May 17, 2013

"The Secret of Kells"

        Back in March our family watched "The Secret of Kells," an animated movie that came out in 2009 but which I'd only heard of in 2011, and didn't get around to watching until now.  We're a little behind the times, I guess.  At any rate, we enjoyed it, and found it refreshingly different from some of the more typical commercial animated movies.
        The plot is the story of how Brendan, a young boy at the Abbey of Kells, helps an older illuminator complete the Book of Kells, under the threat of Viking attacks, a dark pagan god, and the overprotective wrath of his uncle the abbot.  It certainly falls under the category of fantasy, with the involvement not only of the aforementioned god Crom Cruach, but also a magical forest spirit named Aisling.  But it could also be called a fantasia on the theme of Celtic illumination.
        The most noteworthy aspect of the movie is its visual style.  Heavily influenced by eighth century Celtic art, the scenes include design elements not only from the incredible illuminated pages of the Book of Kells, but also from other Celtic sources
such as the Insular style Ardagh Chalice and the La Téne style carved Turoe stone.  Notice, for example, the interlacing of the branches in the forest and how the snowflakes are all little Celtic knots.  Backgrounds include patterns of swirling spirals and interlacing, characters are heavily stylized, and the entire layout is drawn in a flat, perpective-less style.  I think there were times when it was too heavily stylized, especially for the kids, so that it was actually a little difficult to tell what we were looking at.  Also, the Vikings were rendered as such simple, stylized shapes that we called them yaks instead of Vikings!  But there's no doubt that the whole thing is a visual delight, immersive and beautiful to look at.  Indeed, one of the high points of the entire movie comes at the very end when the designs from actual pages from the Book of Kells are shown coming to life and moving.
        Having lived in Ireland for a year as a child, I've retained a particular interest in Irish history and culture, and my parents and I enjoyed the movie even more because of our recognition of certain elements.  For example, remembering our visits to real round towers with their doors built high up in the walls for protection brought an anchor of reality to a story that must seem wholly dream-like to P and T.  Plus, it's always fun to listen to the Irish accents for an hour.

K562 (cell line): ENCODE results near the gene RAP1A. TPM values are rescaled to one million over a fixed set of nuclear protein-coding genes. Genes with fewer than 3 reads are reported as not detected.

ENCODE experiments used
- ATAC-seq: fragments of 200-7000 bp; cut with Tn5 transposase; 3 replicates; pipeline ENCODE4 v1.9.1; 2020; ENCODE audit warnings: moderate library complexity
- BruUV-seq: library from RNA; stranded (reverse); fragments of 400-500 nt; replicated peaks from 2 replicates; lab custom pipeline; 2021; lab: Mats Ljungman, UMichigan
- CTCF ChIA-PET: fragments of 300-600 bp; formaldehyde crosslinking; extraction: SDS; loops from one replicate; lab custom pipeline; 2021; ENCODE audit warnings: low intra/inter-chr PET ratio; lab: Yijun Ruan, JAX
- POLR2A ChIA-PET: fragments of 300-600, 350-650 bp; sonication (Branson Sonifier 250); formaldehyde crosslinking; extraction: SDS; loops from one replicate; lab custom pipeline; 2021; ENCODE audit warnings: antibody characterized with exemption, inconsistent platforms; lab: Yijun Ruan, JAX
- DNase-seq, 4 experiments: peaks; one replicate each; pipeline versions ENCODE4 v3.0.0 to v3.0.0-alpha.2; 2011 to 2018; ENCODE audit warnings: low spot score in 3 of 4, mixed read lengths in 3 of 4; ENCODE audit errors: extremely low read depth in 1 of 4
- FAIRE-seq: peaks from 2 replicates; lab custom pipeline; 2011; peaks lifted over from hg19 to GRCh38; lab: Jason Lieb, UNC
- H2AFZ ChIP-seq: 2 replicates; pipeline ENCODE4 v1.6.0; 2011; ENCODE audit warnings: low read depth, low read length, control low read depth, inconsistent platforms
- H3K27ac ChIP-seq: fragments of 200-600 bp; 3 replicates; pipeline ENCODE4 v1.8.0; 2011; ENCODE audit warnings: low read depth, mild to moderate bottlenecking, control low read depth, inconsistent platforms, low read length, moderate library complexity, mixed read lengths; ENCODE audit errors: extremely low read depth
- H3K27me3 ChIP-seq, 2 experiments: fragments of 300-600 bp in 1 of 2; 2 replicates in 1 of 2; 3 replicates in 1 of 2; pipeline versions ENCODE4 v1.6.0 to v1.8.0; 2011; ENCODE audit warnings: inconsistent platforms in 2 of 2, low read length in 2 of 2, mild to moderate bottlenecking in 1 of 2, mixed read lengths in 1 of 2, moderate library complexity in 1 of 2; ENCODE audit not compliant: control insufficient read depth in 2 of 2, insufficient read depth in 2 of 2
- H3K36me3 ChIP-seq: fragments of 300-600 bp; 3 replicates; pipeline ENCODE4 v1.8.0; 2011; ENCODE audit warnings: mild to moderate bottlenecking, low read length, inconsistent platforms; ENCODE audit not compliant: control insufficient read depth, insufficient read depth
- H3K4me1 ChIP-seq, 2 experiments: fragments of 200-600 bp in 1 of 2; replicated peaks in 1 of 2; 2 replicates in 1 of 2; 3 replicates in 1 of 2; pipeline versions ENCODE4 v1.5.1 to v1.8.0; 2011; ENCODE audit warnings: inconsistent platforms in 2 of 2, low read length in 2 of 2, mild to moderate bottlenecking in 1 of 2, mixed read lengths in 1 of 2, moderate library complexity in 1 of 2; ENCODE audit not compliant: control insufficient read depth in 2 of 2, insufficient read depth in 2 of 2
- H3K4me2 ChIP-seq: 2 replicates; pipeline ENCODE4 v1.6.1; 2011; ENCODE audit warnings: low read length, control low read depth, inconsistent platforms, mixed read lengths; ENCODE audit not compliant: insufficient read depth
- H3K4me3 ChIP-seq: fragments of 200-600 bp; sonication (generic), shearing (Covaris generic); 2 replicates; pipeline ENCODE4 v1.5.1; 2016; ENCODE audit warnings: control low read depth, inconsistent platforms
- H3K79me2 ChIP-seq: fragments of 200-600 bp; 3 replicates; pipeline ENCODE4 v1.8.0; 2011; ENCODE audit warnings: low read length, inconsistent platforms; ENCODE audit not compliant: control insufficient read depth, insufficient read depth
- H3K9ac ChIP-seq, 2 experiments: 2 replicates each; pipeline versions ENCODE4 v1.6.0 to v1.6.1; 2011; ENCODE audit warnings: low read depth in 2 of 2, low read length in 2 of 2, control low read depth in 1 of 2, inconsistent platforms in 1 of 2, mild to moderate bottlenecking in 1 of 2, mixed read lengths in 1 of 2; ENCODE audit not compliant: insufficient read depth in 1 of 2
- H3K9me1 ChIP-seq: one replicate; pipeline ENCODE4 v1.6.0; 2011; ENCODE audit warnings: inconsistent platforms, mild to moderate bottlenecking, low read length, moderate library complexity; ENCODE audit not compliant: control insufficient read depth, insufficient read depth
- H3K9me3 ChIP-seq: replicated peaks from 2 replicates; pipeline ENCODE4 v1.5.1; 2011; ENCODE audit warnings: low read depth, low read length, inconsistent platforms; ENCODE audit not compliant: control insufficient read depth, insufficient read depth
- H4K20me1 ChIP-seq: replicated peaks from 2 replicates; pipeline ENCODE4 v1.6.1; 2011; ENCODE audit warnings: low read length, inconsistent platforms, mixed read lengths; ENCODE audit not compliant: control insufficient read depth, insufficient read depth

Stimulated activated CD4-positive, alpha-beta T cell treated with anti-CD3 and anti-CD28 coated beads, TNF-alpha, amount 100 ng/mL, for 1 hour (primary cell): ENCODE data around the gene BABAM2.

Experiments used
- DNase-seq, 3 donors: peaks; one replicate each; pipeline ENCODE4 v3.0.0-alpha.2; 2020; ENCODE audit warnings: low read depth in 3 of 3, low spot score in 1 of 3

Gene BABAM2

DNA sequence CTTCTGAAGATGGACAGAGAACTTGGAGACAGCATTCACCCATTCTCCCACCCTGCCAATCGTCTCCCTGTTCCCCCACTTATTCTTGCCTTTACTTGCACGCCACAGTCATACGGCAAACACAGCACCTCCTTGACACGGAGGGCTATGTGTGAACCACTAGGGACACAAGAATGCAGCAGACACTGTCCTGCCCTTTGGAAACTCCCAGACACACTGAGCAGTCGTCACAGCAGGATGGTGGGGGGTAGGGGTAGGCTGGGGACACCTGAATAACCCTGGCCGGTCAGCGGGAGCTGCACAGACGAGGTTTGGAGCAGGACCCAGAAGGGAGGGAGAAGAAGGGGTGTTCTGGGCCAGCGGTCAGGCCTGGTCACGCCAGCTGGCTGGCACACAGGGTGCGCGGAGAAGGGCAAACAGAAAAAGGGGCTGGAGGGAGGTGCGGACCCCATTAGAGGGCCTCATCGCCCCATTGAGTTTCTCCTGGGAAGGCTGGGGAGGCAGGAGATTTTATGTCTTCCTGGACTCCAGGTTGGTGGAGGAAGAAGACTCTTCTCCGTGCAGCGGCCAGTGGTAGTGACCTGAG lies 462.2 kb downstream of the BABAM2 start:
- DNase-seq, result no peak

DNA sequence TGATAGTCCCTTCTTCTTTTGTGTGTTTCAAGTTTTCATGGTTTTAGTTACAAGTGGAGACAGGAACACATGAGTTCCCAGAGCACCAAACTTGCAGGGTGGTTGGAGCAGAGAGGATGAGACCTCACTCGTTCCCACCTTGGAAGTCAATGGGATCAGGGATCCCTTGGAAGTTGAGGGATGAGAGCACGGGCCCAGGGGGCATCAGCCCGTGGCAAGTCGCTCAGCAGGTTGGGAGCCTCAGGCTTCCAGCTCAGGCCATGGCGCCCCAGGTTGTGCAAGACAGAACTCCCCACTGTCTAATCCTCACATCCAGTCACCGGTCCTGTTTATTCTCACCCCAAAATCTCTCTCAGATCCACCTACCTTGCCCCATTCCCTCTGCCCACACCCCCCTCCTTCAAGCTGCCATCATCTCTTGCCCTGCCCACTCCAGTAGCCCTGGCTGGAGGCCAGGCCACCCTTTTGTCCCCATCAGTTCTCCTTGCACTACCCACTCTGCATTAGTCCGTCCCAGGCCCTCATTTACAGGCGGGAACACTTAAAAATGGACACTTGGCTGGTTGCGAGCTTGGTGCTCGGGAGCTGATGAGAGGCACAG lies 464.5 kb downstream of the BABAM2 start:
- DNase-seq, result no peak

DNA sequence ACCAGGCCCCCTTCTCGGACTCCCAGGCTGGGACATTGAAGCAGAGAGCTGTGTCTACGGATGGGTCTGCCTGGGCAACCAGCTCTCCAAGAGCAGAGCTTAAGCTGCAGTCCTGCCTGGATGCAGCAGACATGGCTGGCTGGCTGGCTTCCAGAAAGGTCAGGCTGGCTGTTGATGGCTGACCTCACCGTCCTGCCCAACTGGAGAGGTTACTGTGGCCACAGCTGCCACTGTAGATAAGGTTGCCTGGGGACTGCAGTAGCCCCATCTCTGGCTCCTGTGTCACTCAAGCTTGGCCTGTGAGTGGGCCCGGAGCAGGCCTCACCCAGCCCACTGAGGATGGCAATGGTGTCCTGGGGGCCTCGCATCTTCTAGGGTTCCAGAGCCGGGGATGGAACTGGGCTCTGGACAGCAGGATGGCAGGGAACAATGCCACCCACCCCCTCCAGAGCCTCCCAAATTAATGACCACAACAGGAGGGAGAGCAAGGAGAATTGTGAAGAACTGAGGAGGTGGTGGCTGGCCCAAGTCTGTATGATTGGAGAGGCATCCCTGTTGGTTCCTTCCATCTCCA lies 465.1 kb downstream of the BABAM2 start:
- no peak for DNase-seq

Because this is a relatively short movie (75 minutes) and because it's so stylized instead of photo-realistic, it should be okay for children of 8, but it's not without some pretty tense moments.  Also, between the accents and the sometimes surreal storytelling, younger children might not get much out of it.  It's probably more enjoyable for 10 and up, and may be one of those things that adults are actually going to like better than children.  P and T enjoyed it, but my parents enjoyed it even more!  I definitely recommend it for anyone with an interest in Irish history, art, and mythology.
        (You can see the official trailer here.)

[Pictures: Brendan and Aisling in the forest;
Abbot Cellach in front of the round tower;
Brendan and Aidan of Iona in the scriptorium, stills from "The Secret of Kells," art director Ross Stewart (images from Blu-ray.com).]

2 comments:

  1. One of my favorites movies! Such a treat to see Celtic art come alive.

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  2. Thanks for commenting, Lynn-Marie. And may I just say that Gildersleeve is a magnificent name - I'm filing it away for possible future use in a story!

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